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January 19. 2013 8:33PM

Dave Anderson's Forest Journal: Bird feeders provide mid-winter entertainment


 


A nomadic winter visitor from afar: This handsome male redpoll with pale red vest of feathers on his chest and flanks visits a New Hampshire backyard feeder. (KITTIE WILSON)

Mid-winter can be tough on house-bound humans. Time slows, days are short, and nights are long and cold. While some residents eagerly await fresh snow for snowmobiling and skiing, others crave cold temperatures to thicken ice on lakes and ponds for ice fishing and pond hockey. Sadly, by month's end, some folks already begin to anticipate spring.

My colleague Jack Savage wrote in December about a "season for bringing the outdoors inside." In January, bird feeders provide opportunity to bring the outdoors just close enough to watch in indoor comfort.

Those who feed birds are richly rewarded with seasonal news delivered by feathered ambassadors who brighten drab winter days with color and activity. My bird feeders are busy this winter. The usual suspects are all present, along with some surprising northern visitors from afar.

A periodic poor seed crop in Canada drives nomadic northern finches south into New Hampshire in search of food. This winter is a so-called "irruptive" winter finch year. A scarcity of conifer seeds and birch catkin forces the northern species - including white-winged crossbills, red crossbills and common redpolls - south into New Hampshire. Wandering flocks of these northern species have been reported statewide.

Common redpolls first whirled in to forage in frozen grass beneath my front-porch bird feeders in December. These lively little finches travel in active, busy flocks that feed on birch seed catkins or willow and alder seed catkins in wetlands. They forage for weed seeds, transforming local fields into a faint approximation of their arctic tundra home north of the vast Canadian boreal forests of spruce, fir and tamarack.

Redpolls are accurately described as busy, acrobatic finches flitting, feeding and calling with a bouncy flight in rolling feeding flocks that bring constant exuberant activity to winter fields.

I watched redpolls scavenge bits of fallen black oil sunflower seeds left behind by other more common resident birds, "dumpster-diving" in suburbs so far south of their wilder northern wilderness home. Redpolls rarely overlap with human population centers unless during an irruption year. They completely ignored my presence. I imagined myself akin to a polar bear or wolverine amid these frenetic front-lawn Canadians until they departed in a signature twittering swirl in search of seeds.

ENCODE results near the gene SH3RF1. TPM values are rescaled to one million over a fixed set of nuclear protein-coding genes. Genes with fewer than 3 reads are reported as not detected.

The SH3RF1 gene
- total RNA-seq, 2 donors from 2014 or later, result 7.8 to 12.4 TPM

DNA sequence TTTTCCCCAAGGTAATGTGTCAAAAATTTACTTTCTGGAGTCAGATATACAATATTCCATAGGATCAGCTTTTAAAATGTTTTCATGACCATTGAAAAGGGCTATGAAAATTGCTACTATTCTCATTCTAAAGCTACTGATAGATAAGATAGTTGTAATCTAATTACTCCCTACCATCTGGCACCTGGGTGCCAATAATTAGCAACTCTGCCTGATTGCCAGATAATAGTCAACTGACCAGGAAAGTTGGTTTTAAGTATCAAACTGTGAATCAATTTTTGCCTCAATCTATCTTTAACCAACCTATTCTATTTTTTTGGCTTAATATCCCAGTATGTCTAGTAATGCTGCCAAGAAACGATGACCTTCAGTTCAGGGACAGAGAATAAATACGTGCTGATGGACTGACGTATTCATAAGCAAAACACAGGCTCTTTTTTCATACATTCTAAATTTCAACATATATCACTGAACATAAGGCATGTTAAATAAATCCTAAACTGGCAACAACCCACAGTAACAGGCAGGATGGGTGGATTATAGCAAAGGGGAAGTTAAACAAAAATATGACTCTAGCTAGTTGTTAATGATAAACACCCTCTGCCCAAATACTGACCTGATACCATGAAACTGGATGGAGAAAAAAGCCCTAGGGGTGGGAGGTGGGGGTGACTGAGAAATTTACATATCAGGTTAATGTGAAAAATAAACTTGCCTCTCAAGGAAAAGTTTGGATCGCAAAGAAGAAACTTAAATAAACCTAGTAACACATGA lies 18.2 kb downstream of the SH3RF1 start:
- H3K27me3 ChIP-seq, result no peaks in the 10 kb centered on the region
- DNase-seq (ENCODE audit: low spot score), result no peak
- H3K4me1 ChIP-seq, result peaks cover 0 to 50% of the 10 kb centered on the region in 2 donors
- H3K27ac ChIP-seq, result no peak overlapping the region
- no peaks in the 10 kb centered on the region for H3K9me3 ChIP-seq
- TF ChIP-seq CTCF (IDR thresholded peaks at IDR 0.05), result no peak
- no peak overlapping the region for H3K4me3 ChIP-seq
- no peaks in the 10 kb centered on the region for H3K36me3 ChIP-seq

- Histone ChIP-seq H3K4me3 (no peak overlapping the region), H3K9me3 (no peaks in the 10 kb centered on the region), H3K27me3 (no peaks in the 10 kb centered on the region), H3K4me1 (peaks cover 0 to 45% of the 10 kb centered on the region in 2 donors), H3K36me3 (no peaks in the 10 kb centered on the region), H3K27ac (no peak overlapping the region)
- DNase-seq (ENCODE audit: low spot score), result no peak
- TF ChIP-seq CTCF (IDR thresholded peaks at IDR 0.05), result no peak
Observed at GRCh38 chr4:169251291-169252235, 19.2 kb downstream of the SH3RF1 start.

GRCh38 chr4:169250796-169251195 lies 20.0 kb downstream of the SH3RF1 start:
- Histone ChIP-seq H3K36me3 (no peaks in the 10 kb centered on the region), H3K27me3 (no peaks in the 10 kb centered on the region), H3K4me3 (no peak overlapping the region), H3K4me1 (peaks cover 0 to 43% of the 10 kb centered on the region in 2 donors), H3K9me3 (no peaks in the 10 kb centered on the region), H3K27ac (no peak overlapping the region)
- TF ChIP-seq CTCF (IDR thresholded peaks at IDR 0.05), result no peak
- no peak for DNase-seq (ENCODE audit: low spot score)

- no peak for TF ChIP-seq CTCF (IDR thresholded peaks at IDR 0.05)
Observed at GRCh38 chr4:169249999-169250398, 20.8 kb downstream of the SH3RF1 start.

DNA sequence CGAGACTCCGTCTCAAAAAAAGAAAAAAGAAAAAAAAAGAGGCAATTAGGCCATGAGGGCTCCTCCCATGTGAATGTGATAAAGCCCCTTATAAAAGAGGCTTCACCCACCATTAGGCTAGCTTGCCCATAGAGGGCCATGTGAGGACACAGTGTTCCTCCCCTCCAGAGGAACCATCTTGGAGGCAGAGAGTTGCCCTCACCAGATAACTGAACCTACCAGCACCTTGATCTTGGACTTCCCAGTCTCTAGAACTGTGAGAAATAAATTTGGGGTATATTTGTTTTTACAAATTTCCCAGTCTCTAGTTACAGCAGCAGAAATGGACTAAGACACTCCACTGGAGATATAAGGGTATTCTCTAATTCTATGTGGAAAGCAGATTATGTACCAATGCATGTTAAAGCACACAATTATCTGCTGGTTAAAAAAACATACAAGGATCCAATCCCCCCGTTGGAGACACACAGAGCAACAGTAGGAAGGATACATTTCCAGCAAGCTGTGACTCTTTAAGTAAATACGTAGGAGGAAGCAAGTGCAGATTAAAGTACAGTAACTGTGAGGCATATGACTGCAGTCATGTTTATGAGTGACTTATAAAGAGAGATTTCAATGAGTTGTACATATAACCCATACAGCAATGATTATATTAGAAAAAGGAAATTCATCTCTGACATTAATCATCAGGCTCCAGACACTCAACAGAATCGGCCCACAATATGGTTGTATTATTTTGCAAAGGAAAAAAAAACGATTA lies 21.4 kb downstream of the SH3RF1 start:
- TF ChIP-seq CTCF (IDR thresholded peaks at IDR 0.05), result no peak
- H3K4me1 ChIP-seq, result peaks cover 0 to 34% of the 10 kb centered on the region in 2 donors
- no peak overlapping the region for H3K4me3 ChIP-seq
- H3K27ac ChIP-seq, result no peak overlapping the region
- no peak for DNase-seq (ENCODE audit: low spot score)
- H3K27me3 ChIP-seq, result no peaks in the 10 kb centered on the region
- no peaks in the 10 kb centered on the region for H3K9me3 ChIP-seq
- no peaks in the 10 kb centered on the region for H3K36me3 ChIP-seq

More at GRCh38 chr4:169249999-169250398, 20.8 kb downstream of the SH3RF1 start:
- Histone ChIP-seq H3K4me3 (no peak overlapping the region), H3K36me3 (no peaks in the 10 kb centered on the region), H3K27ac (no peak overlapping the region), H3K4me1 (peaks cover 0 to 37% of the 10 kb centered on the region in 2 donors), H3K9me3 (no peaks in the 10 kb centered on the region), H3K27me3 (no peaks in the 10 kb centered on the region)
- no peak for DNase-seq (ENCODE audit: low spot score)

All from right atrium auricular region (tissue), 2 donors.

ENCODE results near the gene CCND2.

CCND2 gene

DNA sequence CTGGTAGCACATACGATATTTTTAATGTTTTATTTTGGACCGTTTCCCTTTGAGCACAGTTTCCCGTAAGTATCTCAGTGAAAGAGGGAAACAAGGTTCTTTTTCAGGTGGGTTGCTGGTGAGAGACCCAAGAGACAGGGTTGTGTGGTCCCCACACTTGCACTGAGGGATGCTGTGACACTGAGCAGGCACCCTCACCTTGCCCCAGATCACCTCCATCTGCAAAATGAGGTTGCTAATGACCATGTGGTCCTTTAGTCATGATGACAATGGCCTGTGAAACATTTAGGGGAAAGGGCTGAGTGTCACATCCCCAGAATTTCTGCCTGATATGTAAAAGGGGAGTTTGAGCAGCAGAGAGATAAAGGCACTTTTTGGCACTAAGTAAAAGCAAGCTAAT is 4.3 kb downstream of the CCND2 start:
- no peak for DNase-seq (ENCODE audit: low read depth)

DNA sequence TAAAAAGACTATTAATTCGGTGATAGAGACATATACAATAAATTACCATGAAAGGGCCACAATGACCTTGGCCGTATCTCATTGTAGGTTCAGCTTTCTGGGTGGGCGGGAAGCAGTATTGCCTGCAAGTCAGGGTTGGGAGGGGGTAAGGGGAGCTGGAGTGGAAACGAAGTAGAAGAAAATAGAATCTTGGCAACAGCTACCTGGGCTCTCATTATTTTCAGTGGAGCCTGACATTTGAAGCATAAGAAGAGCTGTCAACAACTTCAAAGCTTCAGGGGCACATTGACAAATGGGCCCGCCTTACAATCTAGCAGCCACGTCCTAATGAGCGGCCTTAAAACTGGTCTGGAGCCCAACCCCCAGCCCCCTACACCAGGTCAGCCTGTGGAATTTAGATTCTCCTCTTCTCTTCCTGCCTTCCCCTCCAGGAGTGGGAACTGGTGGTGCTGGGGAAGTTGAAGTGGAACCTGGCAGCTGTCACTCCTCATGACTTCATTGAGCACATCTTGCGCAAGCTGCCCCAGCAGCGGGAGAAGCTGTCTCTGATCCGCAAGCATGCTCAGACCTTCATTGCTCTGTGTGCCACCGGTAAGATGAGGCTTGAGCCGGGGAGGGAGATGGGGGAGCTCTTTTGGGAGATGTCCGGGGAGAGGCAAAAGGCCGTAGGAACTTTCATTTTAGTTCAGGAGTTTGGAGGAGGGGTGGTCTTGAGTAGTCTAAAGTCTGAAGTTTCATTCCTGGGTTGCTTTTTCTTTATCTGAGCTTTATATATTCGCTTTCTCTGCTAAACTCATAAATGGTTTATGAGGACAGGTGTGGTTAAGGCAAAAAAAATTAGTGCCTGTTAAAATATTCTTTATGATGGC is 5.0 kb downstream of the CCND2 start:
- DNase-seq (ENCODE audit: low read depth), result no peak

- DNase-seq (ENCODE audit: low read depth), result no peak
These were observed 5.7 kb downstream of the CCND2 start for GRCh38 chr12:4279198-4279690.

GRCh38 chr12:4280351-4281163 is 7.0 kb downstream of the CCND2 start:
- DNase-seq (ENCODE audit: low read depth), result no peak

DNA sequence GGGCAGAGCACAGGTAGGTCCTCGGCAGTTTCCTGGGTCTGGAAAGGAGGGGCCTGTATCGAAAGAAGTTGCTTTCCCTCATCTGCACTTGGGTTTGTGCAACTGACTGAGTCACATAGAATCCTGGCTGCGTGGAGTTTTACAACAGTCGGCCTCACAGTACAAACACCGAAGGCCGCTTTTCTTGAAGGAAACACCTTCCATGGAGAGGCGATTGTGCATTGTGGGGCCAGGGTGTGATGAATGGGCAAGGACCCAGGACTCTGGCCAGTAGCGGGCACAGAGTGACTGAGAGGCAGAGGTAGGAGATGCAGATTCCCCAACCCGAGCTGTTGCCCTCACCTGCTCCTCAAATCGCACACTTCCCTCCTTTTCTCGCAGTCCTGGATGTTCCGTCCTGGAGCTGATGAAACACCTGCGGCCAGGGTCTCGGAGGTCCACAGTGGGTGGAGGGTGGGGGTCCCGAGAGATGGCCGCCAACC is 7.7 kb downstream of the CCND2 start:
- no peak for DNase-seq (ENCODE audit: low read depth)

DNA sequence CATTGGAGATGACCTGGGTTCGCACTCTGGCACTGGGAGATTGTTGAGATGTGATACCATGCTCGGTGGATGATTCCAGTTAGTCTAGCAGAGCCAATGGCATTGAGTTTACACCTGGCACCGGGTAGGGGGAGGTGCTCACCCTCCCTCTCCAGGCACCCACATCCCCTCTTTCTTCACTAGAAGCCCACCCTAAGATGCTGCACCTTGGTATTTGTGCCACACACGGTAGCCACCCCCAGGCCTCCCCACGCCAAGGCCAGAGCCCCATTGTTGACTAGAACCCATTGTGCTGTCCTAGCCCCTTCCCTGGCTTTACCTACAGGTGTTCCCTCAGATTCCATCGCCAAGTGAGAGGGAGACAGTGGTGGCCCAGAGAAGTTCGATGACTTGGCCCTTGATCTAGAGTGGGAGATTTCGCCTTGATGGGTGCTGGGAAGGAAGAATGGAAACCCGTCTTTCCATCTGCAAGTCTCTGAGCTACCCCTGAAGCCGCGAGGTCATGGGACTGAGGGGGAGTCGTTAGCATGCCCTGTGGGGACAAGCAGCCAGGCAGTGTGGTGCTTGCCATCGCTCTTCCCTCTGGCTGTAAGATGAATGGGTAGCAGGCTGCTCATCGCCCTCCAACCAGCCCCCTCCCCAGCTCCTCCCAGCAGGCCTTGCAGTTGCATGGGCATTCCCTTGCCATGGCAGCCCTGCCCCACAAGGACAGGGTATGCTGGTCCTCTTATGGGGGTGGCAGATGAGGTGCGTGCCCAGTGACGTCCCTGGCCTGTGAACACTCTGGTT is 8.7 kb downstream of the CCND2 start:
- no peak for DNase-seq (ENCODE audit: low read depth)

The far-more-common winter birds at my feeders include chickadees, tufted titmice, nuthatches, goldfinches and individual hairy woodpeckers visiting the suet cages.

These species exhibit distinct and unique personalities. Chickadees are hardy, cheerful and nearly tame enough to land on my shoulder when I hang a newly-filled tube feeder. Titmice are dark-eyed, boisterous and scolding. Nuthatches are wary and startle easily. They're also thrifty, shuttling seeds to hidden caches for later consumption.

Larger flocks of goldfinches are an argumentative horde. They waste seed by simply tossing them aside and remain perched at feeders while eating, blocking other visitors. The more rarely-seen pine siskins are feisty. Siskins use aggressive wing postures and open beaks to bully the larger chickadees and goldfinches in order to compete successfully for prime sunflower seed real estate.

In January, only the hardiest birds remain in New Hampshire. I admire the tough winter birds. Adaptation allows them to remain here year-round. They use metabolic tricks such as controlled shivering to warm muscles and fluffing downy feathers to create air spaces in their plumage to better insulate them from the extreme cold of our northern clime.

A diet of weed seeds, tree seeds and gleaning insect eggs from crevices beneath tree bark spares them peril and the energy expenditure involved in migrating south in autumn. It also allows them to nest earlier in spring using hollow tree cavities even before insects emerge.

During the recent January thaw, I heard the first chickadees sing their simple "high-low" two-note song. I heard a tufted titmouse sing "peter-peter" for the first time in months.

These first song phrases are sung in innate response to lengthening days rather than temperature. These first tentative notes are the prelude to a symphony of birdsong that gradually will increase over the forthcoming final eight weeks of winter.


Naturalist Dave Anderson is director of education and volunteer services for the Society for the Protection of New Hampshire Forests. His column appears once a month in the New Hampshire Sunday News. Email him at danderson@forestsociety.org or through the Forest Society Web site, forestsociety.org.


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